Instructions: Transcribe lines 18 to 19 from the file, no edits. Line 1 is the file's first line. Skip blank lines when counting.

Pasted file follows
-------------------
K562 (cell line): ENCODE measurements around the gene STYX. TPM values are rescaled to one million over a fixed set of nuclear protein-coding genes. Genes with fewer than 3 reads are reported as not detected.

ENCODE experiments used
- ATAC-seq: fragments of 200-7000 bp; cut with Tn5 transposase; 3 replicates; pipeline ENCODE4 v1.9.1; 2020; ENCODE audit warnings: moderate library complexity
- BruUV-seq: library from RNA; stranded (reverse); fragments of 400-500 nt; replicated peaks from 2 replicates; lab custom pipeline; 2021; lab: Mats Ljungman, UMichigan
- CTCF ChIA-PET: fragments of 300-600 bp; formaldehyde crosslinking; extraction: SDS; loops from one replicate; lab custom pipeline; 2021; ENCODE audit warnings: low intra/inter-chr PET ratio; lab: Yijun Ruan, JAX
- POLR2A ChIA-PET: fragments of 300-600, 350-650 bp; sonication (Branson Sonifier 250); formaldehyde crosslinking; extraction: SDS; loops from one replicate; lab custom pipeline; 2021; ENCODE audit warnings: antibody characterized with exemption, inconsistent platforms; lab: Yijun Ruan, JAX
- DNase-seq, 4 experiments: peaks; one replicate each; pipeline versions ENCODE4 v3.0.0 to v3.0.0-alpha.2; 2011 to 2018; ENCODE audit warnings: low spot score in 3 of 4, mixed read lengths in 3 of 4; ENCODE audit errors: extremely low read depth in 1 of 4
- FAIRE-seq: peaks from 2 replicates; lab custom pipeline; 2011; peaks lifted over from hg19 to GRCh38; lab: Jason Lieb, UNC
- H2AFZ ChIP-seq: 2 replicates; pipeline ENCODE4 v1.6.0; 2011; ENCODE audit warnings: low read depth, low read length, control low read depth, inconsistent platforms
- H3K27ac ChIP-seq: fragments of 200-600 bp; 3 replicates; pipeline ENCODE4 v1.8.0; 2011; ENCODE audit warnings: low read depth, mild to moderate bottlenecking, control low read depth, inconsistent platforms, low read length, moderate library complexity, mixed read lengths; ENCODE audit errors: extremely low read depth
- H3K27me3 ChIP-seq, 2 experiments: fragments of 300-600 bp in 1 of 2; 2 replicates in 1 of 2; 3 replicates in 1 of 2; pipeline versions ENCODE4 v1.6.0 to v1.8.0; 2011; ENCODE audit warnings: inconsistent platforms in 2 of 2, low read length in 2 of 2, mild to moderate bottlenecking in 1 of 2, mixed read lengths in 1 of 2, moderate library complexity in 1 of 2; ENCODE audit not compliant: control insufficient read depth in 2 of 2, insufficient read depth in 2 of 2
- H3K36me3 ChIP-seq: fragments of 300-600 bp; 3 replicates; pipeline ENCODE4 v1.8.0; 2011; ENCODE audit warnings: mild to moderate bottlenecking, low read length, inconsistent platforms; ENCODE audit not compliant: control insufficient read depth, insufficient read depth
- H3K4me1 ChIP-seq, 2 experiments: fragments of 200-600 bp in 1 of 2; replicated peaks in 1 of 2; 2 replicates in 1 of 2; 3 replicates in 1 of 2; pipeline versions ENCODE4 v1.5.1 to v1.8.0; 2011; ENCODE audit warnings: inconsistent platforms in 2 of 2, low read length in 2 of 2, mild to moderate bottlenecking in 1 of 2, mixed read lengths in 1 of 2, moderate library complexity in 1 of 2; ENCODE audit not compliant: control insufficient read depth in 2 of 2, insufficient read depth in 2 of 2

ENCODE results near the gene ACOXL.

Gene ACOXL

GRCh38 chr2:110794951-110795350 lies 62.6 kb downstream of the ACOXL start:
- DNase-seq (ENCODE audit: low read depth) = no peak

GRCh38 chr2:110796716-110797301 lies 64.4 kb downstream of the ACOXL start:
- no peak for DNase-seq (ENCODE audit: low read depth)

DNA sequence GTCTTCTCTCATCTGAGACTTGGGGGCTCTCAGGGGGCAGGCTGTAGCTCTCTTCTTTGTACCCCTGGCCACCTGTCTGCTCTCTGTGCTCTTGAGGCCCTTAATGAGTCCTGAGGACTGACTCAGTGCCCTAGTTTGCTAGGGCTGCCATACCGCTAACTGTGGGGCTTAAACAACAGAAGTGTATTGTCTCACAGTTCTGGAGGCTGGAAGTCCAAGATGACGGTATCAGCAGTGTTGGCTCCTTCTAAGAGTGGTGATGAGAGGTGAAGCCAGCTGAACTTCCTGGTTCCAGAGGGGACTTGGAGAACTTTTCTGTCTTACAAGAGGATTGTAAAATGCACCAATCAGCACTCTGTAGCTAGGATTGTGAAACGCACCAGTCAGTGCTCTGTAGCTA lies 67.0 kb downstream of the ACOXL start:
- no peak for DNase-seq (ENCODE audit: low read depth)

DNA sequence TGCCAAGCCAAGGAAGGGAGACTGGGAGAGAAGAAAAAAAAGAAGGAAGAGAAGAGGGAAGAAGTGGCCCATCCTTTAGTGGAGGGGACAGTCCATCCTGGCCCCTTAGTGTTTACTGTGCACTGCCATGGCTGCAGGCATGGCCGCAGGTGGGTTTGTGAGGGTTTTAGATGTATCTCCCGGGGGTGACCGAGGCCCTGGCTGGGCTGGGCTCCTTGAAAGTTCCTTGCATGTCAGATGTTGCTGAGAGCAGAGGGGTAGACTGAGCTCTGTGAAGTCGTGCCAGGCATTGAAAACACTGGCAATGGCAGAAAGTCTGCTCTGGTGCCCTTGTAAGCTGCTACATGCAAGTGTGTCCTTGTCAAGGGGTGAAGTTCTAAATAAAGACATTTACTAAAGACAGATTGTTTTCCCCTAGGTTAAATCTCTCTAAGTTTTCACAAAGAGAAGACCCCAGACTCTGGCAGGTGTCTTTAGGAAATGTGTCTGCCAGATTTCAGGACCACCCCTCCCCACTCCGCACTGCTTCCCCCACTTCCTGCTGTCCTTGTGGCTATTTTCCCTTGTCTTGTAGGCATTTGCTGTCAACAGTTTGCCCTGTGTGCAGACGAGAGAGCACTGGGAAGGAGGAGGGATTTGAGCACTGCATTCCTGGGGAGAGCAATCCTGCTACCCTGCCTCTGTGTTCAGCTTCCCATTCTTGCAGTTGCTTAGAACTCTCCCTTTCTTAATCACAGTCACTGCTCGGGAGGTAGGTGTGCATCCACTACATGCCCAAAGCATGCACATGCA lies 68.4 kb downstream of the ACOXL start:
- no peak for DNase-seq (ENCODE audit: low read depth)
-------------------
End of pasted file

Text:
GRCh38 chr2:110796716-110797301 lies 64.4 kb downstream of the ACOXL start:
- no peak for DNase-seq (ENCODE audit: low read depth)